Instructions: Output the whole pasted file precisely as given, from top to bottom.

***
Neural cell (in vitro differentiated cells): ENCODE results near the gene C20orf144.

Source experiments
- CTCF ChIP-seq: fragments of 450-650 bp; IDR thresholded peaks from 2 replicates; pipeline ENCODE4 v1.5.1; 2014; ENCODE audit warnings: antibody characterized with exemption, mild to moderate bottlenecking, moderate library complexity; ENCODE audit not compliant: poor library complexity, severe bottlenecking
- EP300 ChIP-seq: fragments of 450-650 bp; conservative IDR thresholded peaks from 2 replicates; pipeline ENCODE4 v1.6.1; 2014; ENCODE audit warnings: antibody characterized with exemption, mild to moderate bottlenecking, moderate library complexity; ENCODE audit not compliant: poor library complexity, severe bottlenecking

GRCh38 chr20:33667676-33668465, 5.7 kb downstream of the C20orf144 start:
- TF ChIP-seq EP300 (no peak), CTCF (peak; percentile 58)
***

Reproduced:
Neural cell (in vitro differentiated cells): ENCODE results near the gene C20orf144.

Source experiments
- CTCF ChIP-seq: fragments of 450-650 bp; IDR thresholded peaks from 2 replicates; pipeline ENCODE4 v1.5.1; 2014; ENCODE audit warnings: antibody characterized with exemption, mild to moderate bottlenecking, moderate library complexity; ENCODE audit not compliant: poor library complexity, severe bottlenecking
- EP300 ChIP-seq: fragments of 450-650 bp; conservative IDR thresholded peaks from 2 replicates; pipeline ENCODE4 v1.6.1; 2014; ENCODE audit warnings: antibody characterized with exemption, mild to moderate bottlenecking, moderate library complexity; ENCODE audit not compliant: poor library complexity, severe bottlenecking

GRCh38 chr20:33667676-33668465, 5.7 kb downstream of the C20orf144 start:
- TF ChIP-seq EP300 (no peak), CTCF (peak; percentile 58)